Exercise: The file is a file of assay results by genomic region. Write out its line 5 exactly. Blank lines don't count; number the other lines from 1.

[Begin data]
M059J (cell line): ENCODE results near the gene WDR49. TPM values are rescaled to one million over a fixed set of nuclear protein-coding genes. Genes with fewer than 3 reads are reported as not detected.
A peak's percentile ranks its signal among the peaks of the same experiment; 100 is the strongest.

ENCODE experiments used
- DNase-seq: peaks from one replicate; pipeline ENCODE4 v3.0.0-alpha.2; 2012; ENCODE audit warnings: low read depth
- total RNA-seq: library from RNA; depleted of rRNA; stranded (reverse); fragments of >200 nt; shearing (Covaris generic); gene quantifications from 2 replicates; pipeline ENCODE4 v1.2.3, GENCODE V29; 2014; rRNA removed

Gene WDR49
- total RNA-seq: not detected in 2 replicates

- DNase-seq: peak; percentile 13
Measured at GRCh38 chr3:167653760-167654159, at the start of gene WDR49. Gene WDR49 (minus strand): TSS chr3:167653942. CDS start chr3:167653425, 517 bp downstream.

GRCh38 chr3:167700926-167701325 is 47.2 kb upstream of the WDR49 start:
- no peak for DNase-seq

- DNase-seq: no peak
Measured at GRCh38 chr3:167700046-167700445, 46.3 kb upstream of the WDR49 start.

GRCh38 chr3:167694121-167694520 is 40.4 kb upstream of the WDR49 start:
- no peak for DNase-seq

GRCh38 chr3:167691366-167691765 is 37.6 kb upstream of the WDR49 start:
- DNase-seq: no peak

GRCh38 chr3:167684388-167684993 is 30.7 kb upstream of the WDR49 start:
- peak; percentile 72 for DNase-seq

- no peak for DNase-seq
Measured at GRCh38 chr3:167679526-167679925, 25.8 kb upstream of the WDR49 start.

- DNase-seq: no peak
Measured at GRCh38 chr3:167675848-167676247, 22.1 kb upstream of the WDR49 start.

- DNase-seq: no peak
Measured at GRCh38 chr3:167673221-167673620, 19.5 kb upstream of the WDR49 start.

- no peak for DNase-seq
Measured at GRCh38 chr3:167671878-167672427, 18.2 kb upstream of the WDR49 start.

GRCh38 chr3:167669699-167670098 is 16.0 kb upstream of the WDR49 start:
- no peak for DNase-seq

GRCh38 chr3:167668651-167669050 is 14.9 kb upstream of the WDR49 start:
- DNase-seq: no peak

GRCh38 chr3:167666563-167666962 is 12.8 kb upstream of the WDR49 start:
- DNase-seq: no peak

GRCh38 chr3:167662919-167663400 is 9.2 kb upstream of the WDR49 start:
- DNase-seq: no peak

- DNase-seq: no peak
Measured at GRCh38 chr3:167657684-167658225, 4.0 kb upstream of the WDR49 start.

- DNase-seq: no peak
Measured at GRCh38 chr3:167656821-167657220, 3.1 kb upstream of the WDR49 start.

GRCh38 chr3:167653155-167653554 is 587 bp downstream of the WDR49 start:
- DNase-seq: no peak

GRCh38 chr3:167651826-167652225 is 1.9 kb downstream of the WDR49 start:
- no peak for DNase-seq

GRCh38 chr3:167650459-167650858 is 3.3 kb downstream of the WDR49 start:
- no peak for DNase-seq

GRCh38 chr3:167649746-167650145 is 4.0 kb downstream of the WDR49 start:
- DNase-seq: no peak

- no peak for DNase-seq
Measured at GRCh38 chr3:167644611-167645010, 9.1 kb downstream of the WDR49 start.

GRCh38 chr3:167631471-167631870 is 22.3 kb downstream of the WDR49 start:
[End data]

- total RNA-seq: library from RNA; depleted of rRNA; stranded (reverse); fragments of >200 nt; shearing (Covaris generic); gene quantifications from 2 replicates; pipeline ENCODE4 v1.2.3, GENCODE V29; 2014; rRNA removed